Tao Lin: Tao Lin confuses the hell out of me. He took the whole Hemingway/Carver short sentences of daily life thing to such an extreme that short sentences of daily life feel totally and utterly alien. If the other novelists I've mentioned have an anti-thesis, if you can even use a structure like that for what he does, it's Lin. Honestly, I can't even say that I “enjoy” reading his books, but I think everyone should at least try Shoplifting from American Apparel and Richard Yates. Occasionally, books should make us uncomfortable. Being uncomfortable means you're confronting something new and books are supposed to do that.

Karyna McGlynn
: Along with having one of the coolest titles, I Have to Go Back to 1994 and Kill a Girl, is another one of the best poetry collections I've read in years. Like Guest (and really all the poets I like Kevin Young, Brian Turner, Merwin, going back to the dead, Vallejo, O'Hara, Cesaire) she isn't afraid to be difficult. Also, there is a lot of stupid, pointless, white space in contemporary poetry, large format books with few words that are supposed to say something, I don't know, about the distance between thought and expression, or the void of future considerations, or the stillness at the heart of all acts of creation, or whatever, but generally say very little at all, while being a pain to shelve at the store. McGlynn uses space on the page and visual layout to actually do those things. She's also not afraid to use a lot of words and long lines if the images call for it. She's also funny. And she has this strange dark sexiness that I haven't encountered, not quite like a Molly Crabapple, but in that vein. It all adds up to poems that are challenging and fun.

Other Young, Awesome, & Living: A Partial List
: Obviously, there are more young, living, and awesome writers out there than those I've chosen to highlight here, but life is really a process of exclusion, and so in order for the list to have some meaning, I had to not highlight other young, awesome, and living writers. Here's a partial list of them, go buy their books too. I mean, when you think of how much more money a mediocre financial planner makes than an awesome writer...wait, maybe don't do that, especially if you're having a really good day.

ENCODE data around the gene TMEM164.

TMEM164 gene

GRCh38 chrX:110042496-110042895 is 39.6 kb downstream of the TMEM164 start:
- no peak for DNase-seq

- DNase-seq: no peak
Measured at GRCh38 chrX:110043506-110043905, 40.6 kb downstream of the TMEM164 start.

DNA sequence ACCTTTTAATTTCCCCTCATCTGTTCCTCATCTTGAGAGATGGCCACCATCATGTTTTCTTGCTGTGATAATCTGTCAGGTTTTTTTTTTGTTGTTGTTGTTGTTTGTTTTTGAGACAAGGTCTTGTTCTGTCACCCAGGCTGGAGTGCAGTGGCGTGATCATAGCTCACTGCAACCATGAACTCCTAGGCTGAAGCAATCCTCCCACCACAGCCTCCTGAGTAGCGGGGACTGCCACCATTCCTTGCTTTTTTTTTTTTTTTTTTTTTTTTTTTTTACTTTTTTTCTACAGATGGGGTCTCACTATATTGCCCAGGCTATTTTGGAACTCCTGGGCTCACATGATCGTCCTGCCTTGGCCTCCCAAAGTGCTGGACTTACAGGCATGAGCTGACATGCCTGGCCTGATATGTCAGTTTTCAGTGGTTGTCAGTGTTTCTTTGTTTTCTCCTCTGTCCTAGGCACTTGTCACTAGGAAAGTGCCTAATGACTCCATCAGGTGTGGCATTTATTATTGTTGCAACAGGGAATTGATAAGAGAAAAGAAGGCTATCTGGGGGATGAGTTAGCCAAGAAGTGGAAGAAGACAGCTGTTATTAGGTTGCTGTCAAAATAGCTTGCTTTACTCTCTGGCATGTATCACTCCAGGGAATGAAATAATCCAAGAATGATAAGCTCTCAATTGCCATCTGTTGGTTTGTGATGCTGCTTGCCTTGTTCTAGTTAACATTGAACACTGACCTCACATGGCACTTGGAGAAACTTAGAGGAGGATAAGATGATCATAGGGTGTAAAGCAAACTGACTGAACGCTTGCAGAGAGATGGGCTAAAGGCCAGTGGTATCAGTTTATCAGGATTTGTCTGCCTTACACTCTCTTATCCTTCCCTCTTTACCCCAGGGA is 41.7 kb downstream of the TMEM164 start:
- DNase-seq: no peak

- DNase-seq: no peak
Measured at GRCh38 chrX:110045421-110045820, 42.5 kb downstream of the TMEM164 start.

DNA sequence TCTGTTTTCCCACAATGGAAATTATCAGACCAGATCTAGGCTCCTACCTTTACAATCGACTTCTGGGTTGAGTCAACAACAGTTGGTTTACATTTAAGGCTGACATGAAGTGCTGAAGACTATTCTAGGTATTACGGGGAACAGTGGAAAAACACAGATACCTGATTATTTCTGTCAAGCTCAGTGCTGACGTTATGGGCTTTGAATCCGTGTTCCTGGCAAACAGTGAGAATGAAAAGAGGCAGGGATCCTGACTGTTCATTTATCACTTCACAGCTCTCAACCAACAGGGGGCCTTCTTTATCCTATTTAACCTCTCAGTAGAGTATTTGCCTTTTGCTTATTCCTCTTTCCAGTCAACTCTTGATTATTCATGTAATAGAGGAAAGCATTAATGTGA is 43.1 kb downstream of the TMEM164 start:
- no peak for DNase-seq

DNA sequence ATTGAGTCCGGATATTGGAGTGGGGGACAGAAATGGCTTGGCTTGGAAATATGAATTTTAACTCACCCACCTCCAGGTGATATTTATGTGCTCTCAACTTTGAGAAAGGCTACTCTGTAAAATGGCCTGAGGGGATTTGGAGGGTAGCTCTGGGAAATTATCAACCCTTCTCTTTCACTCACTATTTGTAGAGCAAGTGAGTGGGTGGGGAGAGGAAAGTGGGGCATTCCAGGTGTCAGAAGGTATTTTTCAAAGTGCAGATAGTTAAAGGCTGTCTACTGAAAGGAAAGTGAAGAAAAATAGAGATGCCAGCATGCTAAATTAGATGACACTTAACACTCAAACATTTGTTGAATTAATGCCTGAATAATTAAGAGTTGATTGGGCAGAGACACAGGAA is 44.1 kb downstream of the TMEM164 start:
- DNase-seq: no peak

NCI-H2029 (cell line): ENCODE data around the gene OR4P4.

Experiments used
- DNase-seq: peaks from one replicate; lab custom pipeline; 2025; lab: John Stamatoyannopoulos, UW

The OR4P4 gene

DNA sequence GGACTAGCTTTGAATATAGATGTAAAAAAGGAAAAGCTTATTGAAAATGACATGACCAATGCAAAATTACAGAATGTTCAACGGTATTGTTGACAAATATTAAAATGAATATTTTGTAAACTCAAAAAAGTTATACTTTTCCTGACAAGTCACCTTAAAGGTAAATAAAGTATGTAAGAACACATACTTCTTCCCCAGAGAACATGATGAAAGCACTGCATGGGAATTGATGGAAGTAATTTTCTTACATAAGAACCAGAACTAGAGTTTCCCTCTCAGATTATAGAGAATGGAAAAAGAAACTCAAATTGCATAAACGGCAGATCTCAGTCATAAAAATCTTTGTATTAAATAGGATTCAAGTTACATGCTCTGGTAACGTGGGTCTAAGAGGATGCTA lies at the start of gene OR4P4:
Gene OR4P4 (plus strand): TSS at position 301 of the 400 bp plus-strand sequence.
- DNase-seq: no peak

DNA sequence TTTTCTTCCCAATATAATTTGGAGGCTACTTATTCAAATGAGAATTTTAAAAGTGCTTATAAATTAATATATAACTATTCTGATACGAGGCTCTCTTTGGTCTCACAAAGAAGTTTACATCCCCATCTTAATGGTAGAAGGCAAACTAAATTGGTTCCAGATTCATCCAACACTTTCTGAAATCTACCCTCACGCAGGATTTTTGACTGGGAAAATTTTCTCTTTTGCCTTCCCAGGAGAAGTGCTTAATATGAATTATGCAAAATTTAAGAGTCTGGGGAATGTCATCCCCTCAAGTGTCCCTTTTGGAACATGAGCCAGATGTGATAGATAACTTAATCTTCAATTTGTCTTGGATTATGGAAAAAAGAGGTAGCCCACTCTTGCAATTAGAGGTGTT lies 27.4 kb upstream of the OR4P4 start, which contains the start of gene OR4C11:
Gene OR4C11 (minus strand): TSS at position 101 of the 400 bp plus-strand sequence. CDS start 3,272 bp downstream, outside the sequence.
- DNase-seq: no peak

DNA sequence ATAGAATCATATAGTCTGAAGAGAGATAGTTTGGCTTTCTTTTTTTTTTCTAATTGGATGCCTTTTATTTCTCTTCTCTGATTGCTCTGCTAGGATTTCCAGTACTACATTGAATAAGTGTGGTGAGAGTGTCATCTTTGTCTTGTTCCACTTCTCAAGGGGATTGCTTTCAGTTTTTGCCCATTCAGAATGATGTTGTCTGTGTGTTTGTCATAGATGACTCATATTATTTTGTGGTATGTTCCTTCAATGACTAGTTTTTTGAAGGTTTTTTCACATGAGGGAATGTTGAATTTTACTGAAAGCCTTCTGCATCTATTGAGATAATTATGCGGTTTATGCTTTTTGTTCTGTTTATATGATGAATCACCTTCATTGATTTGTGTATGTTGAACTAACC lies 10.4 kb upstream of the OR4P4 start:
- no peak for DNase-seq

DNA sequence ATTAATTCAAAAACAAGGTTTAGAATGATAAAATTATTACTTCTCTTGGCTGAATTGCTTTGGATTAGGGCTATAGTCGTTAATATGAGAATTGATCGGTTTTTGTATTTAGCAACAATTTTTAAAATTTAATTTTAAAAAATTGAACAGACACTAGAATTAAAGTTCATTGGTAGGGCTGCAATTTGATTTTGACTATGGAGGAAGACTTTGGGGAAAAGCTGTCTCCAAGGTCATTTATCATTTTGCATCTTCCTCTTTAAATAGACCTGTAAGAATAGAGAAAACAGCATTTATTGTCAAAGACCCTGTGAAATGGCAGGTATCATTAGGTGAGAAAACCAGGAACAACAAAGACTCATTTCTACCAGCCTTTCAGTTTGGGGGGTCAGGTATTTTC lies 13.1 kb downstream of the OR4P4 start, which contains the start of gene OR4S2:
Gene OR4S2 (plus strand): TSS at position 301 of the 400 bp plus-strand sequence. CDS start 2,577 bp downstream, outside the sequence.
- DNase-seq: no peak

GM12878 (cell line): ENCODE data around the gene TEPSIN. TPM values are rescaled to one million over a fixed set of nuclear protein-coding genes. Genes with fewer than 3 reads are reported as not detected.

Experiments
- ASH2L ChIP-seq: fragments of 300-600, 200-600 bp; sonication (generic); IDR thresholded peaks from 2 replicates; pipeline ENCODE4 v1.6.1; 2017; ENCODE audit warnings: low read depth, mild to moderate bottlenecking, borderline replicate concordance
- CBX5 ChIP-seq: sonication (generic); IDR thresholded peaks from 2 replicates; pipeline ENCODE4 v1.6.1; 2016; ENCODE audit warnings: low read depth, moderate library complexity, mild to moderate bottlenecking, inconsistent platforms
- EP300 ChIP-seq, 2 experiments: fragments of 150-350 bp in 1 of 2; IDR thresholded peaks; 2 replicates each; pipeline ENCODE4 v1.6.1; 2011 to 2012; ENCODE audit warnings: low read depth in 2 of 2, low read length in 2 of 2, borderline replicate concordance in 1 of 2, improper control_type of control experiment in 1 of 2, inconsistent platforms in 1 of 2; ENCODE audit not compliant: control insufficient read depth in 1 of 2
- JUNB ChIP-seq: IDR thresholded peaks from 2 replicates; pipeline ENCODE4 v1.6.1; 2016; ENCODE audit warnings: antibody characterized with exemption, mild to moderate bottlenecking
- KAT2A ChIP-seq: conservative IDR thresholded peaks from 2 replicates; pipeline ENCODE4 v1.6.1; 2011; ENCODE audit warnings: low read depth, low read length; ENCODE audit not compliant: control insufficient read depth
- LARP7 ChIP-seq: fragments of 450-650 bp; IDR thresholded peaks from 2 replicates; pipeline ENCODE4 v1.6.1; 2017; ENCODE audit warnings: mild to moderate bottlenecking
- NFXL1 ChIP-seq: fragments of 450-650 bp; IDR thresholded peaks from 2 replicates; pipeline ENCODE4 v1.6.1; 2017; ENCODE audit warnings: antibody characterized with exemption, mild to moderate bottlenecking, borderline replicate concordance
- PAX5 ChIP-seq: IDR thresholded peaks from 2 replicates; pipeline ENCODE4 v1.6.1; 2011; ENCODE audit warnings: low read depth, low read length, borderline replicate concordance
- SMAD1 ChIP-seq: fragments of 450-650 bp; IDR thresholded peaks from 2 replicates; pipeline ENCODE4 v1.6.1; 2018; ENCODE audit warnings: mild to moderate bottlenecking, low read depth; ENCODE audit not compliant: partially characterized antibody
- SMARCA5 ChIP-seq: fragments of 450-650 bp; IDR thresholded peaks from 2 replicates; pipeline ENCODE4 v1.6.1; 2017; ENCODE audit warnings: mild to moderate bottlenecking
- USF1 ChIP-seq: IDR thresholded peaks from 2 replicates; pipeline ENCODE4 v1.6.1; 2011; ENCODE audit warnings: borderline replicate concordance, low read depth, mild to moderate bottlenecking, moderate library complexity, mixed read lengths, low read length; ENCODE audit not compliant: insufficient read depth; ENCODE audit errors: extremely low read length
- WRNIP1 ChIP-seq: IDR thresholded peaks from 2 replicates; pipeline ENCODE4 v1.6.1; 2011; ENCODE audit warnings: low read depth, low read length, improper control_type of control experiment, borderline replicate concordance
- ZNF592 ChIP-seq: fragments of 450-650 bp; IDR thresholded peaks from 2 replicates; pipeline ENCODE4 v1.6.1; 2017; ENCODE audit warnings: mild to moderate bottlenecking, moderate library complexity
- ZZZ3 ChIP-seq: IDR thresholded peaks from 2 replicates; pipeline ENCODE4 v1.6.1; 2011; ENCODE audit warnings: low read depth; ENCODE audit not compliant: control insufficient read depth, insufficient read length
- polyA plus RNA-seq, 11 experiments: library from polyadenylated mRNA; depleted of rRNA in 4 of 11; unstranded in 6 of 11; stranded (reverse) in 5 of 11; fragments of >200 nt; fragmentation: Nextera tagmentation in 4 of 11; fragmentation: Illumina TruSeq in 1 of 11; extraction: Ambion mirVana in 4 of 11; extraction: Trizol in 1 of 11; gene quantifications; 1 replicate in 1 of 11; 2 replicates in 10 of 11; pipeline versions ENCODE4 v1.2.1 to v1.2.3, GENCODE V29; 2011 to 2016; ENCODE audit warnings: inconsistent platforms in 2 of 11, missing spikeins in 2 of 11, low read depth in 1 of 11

Chris Boucher author of How to Keep Your Volkswagon Alive

Black Butler author of There Is No Year (My review)

Christopher Higgs author of The Complete Works of Marvin K. Mooney (Interview with Christopher)

Emily St. John Mandel: The Lola Quartet (Interview with Emily)

Joshua Mohr: Damascus (Interview with Josh)

Karolina Waclawiak: How to Get Into the Twin Palms (My Review)

Thursday, December 13, 2012

Pats Vs. Texans

I’m trying something new for this blog post. Don’t know why this occurs to me now, but I’m going to blog the Patriots vs. Texans Monday Night Football Game. Obviously, I’m not liveblogging the game, since it’s Friday and the game was played on Monday, but rather recording my thoughts and then putting them in the context of the conclusion to maybe learn something, at the very least, about the two teams that played. I typed as I watched and then edited this post into something coherent.

I don’t watch a lot of NFL games. I work on Sundays and somehow the 3 ½ hours of DVR time doesn’t seem worth it. My partner is also, to use the rhetorical device of understatement, not a fan of watching football, so if I’m going to watch a recorded game, I’m going to do it alone. So very alone. But I keep enough track of the general story lines that I’m not totally lost when the Pats play a late game on Monday Night, which I means, I know how interesting Monday night against the Texans was supposed to be.